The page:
Feature Article

Behind the Logos: Understanding Green Product Certifications

The number of environmental product standards and certifications is growing rapidly, putting numerous different "green" logos on products. But which ones can you trust?

The pyramid skylight in an Elkhart, Indiana, elementary school uses Kalwall composite glazing with insulating Nanogel silica aerogel. Nanogel has been certified for low manufacturing impacts in Cradle to Cradle and evaluated for its performance through the GreenSpec Directory.

Photo: Bill Lempke

The more self-evident a product’s attributes are, the less they need to be verified with certification. Lumber doesn’t need certification of its wood content, for example, but certification is helpful for distinguishing forest products that were sustainably harvested in responsibly managed forests, since their origin isn’t immediately evident. Similarly, a manufacturer of furniture that doesn’t emit formaldehyde benefits when an accredited third party verifies its product’s performance and gives it a seal of approval. When green products are visually indistinguishable from their conventional cousins, “the only way you’re going to peel away the onion is by certification,” says Brandon Tinianov, Ph.D., P.E., of View, Inc., a manufacturer of dynamic glazing products.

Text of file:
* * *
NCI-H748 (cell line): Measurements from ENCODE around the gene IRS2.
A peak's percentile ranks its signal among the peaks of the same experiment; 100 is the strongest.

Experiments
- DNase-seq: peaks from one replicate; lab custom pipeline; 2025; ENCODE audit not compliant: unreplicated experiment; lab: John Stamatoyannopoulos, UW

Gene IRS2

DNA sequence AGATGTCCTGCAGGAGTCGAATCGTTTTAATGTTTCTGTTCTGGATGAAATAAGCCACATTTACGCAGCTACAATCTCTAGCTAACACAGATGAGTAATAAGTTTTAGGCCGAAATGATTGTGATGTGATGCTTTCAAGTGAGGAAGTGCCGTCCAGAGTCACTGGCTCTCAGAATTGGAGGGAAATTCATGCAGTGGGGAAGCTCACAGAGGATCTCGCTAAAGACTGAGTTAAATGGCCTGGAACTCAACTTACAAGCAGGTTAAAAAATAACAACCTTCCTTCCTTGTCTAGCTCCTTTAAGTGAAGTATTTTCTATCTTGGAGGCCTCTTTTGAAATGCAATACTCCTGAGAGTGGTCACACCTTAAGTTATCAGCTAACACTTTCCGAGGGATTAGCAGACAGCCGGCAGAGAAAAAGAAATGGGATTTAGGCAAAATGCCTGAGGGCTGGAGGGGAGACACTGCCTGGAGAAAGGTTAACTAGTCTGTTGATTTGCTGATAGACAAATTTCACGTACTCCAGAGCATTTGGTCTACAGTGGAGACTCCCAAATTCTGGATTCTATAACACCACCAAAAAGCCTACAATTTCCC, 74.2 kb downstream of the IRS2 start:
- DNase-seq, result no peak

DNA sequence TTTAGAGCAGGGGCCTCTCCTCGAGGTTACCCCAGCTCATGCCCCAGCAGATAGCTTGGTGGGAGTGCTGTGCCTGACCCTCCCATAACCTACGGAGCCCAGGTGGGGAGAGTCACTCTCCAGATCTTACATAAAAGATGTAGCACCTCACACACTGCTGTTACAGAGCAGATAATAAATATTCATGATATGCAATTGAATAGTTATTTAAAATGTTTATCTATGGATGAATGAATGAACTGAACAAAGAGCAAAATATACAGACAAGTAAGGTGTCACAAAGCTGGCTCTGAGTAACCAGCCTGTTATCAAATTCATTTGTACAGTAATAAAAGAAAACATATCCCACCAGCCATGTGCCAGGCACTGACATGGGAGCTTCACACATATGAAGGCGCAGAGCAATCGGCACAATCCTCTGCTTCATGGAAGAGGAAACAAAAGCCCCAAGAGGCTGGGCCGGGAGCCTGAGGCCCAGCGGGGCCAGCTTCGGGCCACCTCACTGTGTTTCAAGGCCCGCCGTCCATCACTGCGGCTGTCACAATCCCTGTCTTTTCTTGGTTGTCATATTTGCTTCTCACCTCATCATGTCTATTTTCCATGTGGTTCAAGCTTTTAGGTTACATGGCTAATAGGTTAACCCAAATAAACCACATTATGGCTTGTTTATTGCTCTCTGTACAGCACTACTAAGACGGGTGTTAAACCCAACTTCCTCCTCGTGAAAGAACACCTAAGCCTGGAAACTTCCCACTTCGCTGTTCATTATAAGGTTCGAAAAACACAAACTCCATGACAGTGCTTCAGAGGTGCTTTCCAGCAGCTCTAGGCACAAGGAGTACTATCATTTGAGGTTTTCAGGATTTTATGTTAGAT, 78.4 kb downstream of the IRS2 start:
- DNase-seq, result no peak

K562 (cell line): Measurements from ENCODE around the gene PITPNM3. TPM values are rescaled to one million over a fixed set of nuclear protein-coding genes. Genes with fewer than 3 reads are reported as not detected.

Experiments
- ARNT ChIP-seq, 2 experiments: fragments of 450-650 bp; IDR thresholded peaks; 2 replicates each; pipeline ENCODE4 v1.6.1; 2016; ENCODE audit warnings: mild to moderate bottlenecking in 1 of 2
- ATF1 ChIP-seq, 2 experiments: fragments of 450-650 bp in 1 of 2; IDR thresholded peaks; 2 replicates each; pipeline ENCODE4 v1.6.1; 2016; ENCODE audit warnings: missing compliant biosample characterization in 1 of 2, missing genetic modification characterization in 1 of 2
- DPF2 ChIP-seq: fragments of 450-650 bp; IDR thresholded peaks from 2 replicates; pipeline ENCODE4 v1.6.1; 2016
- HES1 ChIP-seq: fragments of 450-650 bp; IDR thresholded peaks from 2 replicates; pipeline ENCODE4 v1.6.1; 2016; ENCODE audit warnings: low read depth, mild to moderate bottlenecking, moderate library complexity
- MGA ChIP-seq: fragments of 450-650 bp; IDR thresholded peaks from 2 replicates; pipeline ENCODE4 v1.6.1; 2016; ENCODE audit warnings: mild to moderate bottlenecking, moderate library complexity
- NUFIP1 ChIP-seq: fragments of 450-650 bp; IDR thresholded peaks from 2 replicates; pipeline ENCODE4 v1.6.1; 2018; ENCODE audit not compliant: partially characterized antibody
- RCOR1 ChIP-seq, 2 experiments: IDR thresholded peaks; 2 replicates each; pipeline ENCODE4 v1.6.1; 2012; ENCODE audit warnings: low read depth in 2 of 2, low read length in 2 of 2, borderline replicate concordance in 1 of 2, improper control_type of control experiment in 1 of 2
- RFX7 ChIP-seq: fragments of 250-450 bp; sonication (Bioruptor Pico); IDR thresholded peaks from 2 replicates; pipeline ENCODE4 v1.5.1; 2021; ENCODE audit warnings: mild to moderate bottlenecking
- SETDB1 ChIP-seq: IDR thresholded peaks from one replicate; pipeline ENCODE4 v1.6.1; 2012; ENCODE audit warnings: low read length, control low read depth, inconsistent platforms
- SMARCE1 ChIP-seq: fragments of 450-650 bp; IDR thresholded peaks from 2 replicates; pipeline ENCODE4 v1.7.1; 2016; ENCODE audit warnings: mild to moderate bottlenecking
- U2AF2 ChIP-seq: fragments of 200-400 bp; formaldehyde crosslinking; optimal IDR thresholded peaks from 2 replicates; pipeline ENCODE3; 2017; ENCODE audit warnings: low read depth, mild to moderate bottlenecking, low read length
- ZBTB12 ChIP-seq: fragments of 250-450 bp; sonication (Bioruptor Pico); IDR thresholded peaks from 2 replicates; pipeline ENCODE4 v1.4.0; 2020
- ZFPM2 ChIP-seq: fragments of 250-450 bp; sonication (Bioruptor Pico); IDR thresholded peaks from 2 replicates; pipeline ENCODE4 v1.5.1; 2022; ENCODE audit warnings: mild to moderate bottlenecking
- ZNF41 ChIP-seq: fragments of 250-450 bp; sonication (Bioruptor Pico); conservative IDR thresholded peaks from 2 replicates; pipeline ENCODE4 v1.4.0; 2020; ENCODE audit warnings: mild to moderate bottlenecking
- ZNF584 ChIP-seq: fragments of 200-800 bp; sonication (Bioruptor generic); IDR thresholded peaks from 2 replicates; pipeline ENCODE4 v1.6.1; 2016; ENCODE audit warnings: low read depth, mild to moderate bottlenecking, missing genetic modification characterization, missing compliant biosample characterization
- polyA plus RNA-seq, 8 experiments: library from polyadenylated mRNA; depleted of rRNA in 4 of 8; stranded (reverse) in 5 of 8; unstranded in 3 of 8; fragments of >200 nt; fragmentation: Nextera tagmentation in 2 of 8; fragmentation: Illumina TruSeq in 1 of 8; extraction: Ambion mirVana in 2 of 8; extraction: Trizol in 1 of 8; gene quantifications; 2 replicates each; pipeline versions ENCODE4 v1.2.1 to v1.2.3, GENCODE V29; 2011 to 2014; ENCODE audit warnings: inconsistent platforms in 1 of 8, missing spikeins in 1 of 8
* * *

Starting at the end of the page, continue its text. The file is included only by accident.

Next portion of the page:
The “UL” symbol of safety from Underwriters Laboratories and the Good Housekeeping Seal of Approval have influenced purchasing decisions for decades. But more recently, the environmental movement has created a new market for certifications. The success of major certification programs like Energy Star or the Forest Stewardship Council (FSC), which are responsible for some of the best-known green building product certifications today, has required growing public awareness of ecological problems, interest from buyers in purchasing environmentally friendly products, and the willingness of manufacturers to comply with a standard, among other things.

This article starts with a bird’s-eye view of the certification world and then provides overviews of many green product certification programs, beginning with single-attribute certifications, those developed to address specific environmental claims such as sustainable forestry and indoor air quality. Later, the article looks at multiple-attribute programs that consider broader factors and at programs that provide even more comprehensive information.

Originally published January 2, 2008 Updated September 1, 2014